The Deadliest Mammals in the World
Nothing is more deadly to humans than themselves. In 2016, there were 286,619 intentional homicides worldwide, according to the United Nations Office on Drugs and Crimes. But humans are not the biggest threat in the animal kingdom. A study of more than 1,000 mammals found that humans are by far the most violent kind — our rate of lethal violence is seven times higher than the average for all other mammals. While other animals kill for food or self-defense, humans kill for many other reasons — belief and religion, for example — and sometimes on a large scale such as through war. The deadliest animal on Earth to humans, however, is actually the mosquito despite not getting as much attention as crocodiles, which only kill about 1,000 people per year, or sharks, which typically kill fewer than 10 humans.
Man’s best friend is actually one of the world’s deadliest mammals. Worldwide, dogs are responsible for about 25,000 human deaths from rabies each year resulting from maulings and bites. In the United States, there have been 433 deaths as a result of dog bites from 2005 to 2017. Pitbulls accounted for 66% of these deaths, followed by rottweilers with 10%. Nearly one in five people bitten by a dog requires medical attention, according to the Centers for Disease Control and Prevention (CDC), as most are minor injuries. Dog bites most often occur with children and at home with dogs that are familiar to us.
Rats may have recently gotten off the hook for causing the the Black Death centuries ago, but they still are spreading disease today. There are no exact numbers for worldwide deaths from rats, mice, and other rodents nor for all the diseases they may be carrying. One rodent-borne disease called hantavirus, however, has been receiving recent attention in North and South America. From 1993 through 2016, there were 728 infections reported in the U.S., with a 36% fatality rate. Coming in contact with urine, droppings, or saliva of infected mice or rats is a risk, but the biggest risk is from breathing in the virus, such as through vacuuming or sweeping. Leptospirosis, a bacterial disease spread by rat urine, was linked to the death of one person in the Bronx, New York in 2017. But worldwide, the disease, which is also linked to cattle, buffalo, horse, sheep, goat, pig, and dog urine, can kill 60,000 people annually.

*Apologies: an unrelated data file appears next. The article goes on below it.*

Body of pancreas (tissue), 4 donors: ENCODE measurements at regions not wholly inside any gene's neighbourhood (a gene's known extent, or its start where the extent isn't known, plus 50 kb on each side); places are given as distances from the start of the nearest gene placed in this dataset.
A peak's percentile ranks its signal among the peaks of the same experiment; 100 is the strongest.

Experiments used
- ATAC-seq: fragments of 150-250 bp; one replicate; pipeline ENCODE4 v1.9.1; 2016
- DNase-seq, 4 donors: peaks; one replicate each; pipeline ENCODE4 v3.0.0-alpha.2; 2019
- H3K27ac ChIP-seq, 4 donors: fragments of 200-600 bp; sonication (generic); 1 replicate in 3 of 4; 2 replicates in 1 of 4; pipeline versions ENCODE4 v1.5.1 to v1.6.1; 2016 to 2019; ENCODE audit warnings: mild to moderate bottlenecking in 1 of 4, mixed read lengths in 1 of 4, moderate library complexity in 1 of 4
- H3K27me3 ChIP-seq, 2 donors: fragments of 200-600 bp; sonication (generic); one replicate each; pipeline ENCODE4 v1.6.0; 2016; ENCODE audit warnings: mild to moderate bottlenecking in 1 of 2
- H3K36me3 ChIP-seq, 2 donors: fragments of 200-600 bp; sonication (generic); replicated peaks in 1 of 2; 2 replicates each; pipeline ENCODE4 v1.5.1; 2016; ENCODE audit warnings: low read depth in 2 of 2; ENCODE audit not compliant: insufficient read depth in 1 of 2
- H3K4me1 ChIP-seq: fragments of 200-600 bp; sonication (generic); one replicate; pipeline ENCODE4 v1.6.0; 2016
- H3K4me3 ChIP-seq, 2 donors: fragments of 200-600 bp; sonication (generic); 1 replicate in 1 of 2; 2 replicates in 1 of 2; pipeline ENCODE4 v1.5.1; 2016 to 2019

Size does matter when it comes to the hippopotamus. Not only does this semiaquatic African creature weigh an average of 3,000 pounds for a female and up to 9,900 pounds for a male, but also it is considered the world’s deadliest large land mammal. Along with size, hippos can also defend themselves with their large teeth and tusks. Deadly encounters with humans have occured when hippos have attacked small boats, mistaking them for for crocodiles. Also, these conflicts can occur when hippos wander onto land in search of food, causing about 500 deaths per year.
The largest living land animal, elephants have been admired and used as a symbol for strength and wisdom, from religion to art and politics in cultures in Asia and Africa. But this admiration — as well as the hunting of these animals — has come with downsides. Close proximity of tourists, poachers and villages to their habitats has lead to human deaths. Numbers range from 100 to 500 deaths per year from elephants. The rate of elephant deaths from humans, however, has been staggering in recent years, with poachers killing an estimated 100,000 elephants across Africa from 2010 to 2012.